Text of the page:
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While the older, experienced cows may only need checking on a couple of times a day during calving, first-year heifers need more attention. First thing in the morning, last thing at night and several times in between around the clock, says Murchison, president of the Union County Cattlemen.
Although most take to it naturally, once in a while a first-year heifer comes along that needs a little more hands-on help. As mothers, first-time heifers are untested, their capabilities are as yet unknown to the cattleman who keeps a close eye.
“People may call them dumb, but they’re pretty smart really. When the calf is first born, its smell is imprinted on the mother. She can pick her baby out of all the other calves just by the smell,” Murchison says. Also fascinating is what happens if they become separated and can’t immediately find each other.
For example, when out on the range or during a cattle drive, if they get separated from their mothers, calves will go back to the last place they nursed and wait. And so will the mommas.
“You go looking for ’em, and you’ll find them together. If not, just wait a bit and here comes the other one,” Murchison says.
Feeding first-year heifers also requires a little more care.
For one thing, Murchison says, they’re still growing and need more nutrients — a better quality of feed — than cows need.
“And now they’re lactating,” Murchison adds.
So, he supplements his first-year heifers with a special feed blending 14 vitamins and minerals formulated specifically for the Pacific Northwest. Murchison has also placed a buffet of nice green alfalfa, barley straw and fine fescue grass in separate feeders around the first-year’s pasture.
TAKING CARE OF BUSINESS: Cattleman Jim Murchison has been working cattle since high school. He says first-year heifers are an unknown in the equation and need extra care and monitoring. - Photos/Mardi Ford
“I just put it out there and let them eat what they want,” he says.
By mid-morning a few heifers and even a couple of the older calves are still congregating around the different feeding stations. Most have chosen to mother up then bed down in some nice, clean straw for a little digestive snooze in the sun.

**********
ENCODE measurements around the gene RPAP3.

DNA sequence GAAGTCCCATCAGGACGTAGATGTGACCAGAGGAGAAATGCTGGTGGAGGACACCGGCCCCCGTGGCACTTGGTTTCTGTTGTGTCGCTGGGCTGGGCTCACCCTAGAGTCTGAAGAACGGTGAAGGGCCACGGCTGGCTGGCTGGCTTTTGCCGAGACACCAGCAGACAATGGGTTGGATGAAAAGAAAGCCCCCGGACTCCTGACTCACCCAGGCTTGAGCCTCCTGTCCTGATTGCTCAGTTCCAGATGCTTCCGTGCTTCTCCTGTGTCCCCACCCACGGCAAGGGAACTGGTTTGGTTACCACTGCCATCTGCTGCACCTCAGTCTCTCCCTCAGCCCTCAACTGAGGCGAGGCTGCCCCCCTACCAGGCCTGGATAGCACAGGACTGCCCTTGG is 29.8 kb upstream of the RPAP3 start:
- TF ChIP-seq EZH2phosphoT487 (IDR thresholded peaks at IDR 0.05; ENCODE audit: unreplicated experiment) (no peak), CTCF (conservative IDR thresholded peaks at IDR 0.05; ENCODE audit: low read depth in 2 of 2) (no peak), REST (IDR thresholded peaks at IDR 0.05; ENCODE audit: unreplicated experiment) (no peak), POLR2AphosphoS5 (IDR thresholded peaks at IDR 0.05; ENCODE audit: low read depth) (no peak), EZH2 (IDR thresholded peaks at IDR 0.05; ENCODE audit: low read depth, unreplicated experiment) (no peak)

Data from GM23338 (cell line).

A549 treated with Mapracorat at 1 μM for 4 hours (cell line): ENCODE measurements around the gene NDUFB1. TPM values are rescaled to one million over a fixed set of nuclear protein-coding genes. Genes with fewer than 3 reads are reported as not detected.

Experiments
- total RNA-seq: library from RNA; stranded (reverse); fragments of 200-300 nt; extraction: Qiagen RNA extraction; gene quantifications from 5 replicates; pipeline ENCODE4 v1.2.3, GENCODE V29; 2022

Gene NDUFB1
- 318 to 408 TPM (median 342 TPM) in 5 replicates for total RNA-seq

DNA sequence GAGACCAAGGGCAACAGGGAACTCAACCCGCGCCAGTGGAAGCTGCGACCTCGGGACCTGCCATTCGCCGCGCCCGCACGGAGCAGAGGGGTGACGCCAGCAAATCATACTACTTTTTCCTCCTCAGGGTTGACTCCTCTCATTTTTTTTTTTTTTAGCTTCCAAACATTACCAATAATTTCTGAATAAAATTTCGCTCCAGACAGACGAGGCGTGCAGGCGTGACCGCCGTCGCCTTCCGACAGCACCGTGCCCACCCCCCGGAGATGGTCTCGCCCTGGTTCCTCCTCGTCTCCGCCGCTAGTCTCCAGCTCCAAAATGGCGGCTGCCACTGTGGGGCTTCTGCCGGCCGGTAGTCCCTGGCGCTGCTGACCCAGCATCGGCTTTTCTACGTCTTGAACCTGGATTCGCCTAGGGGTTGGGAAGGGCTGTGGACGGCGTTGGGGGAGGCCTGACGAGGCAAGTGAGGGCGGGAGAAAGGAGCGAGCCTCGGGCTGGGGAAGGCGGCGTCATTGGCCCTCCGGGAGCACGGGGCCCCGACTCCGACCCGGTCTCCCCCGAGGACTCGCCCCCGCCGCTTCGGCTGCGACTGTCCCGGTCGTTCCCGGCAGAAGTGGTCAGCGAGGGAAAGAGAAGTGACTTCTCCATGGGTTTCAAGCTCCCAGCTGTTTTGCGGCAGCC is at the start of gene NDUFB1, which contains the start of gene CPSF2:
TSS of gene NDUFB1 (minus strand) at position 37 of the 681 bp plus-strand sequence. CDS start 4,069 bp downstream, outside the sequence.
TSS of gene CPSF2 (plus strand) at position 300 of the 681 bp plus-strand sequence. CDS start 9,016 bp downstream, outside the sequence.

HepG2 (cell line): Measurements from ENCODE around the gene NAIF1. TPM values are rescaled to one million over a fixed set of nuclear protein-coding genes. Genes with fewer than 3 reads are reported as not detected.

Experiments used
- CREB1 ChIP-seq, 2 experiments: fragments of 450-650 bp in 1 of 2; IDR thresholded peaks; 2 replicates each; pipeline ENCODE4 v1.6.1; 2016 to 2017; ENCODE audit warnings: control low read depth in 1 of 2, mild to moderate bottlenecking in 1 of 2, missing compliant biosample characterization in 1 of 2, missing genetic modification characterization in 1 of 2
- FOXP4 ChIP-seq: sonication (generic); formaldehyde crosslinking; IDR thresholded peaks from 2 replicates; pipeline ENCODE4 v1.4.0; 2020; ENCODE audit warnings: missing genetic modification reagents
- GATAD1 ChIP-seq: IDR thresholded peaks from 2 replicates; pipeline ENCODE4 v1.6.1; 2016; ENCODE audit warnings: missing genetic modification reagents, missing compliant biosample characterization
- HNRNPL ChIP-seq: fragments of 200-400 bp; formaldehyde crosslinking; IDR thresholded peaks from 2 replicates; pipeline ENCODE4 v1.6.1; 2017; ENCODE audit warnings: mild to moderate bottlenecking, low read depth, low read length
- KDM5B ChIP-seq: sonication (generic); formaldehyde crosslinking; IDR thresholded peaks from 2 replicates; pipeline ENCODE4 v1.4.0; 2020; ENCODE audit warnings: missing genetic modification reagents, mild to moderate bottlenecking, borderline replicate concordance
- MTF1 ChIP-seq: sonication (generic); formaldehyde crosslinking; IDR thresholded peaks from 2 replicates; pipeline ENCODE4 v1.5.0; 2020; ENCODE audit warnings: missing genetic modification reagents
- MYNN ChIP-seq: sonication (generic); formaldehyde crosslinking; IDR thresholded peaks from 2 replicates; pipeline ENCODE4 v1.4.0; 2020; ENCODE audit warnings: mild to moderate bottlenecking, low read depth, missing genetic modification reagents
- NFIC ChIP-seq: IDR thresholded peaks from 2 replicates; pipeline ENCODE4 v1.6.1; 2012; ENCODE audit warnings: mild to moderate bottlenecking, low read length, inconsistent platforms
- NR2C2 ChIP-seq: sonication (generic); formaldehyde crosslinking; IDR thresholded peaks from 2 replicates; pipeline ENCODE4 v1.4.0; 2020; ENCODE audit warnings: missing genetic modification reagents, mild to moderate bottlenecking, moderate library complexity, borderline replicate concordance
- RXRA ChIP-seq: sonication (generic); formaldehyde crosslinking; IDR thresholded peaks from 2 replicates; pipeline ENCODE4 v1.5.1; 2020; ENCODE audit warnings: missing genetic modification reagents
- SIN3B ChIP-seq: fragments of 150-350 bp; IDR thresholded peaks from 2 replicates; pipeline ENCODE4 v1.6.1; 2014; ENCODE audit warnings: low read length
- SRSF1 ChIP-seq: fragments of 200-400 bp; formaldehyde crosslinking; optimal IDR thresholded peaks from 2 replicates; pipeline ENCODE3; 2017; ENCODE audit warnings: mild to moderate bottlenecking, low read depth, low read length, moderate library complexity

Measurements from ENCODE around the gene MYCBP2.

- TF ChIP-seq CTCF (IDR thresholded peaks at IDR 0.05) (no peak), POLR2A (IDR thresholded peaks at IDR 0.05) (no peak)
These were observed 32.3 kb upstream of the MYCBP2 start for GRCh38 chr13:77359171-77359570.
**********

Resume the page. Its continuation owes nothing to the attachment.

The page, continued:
“If we looked over there at those cows,” he points to a field across the crick where cows and their calves are pastured, “I could show you a couple ears with the tips missing from frostbite. That’d be a ‘96 calf.”
When this winter was bitterly cold and windy, Murchison moved his newborn calves into the barn to dry off and warm up. For those who needed a boost, he fed colostrum to enhance their immune systems.
The calves were also tagged — heifers in the left ear, bulls in the right — for identification, and each was given a multivitamin and mineral shot. Murchison also bands the little bull calves at this time rather than castrating them later.
“I just think it’s less stressful on them than castrating them at branding,” he says.
Once they’re back with their mommas, the heifers instinctively know how to keep their calves as warm and protected as possible. Murchison says the mothers move around until their backs are to the wind and they’re standing between it and their babies for a wind break.
“Ninety-nine percent of people take good care of their animals. Then there’s that one percent that don’t and they make the whole industry look bad,” he says, referring to the recent beef recalls.
The pastoral scene at Murchison’s place on this bright springlike morning makes the ugliness of a greedy few seem a long ways away. Other passers-by can’t help but gawk or even pull up to watch the simple, spring ritual of new calves at play. It happens a lot.
“I like for people to see these good, healthy calves. But I told my wife, I hope we don’t cause a wreck,” he says. After having open heart surgery in November, he adds, “It just makes it easier for me to have them right here.”
In May he will move them to open range until gathering in the fall. By then these first-year heifers will be cows, and some of their daughters will take their place as the first-year heifers.
“It’s the circle of life.” Murchison grins. “Isn’t that what they call it?”